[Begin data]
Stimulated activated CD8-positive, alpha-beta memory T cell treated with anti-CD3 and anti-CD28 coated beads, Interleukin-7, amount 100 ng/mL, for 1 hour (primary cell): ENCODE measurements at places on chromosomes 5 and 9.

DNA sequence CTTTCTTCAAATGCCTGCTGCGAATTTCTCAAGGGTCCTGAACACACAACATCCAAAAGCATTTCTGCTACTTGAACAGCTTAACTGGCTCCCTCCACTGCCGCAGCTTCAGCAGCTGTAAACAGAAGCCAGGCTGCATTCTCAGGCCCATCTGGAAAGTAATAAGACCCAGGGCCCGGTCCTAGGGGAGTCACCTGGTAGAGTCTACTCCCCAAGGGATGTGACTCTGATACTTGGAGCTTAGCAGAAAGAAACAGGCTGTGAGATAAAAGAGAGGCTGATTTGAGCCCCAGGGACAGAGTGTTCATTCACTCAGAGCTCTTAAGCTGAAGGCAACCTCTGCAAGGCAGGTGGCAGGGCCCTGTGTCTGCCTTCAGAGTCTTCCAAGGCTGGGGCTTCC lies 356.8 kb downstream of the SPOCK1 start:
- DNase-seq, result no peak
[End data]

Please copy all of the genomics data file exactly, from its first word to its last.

Stimulated activated CD8-positive, alpha-beta memory T cell treated with anti-CD3 and anti-CD28 coated beads, Interleukin-7, amount 100 ng/mL, for 1 hour (primary cell): ENCODE measurements at places on chromosomes 5 and 9.

DNA sequence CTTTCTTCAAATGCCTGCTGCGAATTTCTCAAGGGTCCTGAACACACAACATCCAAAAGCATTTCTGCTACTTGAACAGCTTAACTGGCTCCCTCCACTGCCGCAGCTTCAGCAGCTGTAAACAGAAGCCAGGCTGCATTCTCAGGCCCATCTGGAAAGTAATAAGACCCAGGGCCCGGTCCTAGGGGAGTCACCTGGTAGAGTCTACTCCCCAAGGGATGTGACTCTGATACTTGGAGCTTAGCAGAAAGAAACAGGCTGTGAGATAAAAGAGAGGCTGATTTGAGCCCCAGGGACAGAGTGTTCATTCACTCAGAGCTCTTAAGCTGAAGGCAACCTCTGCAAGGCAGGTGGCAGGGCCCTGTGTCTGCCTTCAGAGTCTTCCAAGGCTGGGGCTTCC lies 356.8 kb downstream of the SPOCK1 start:
- DNase-seq, result no peak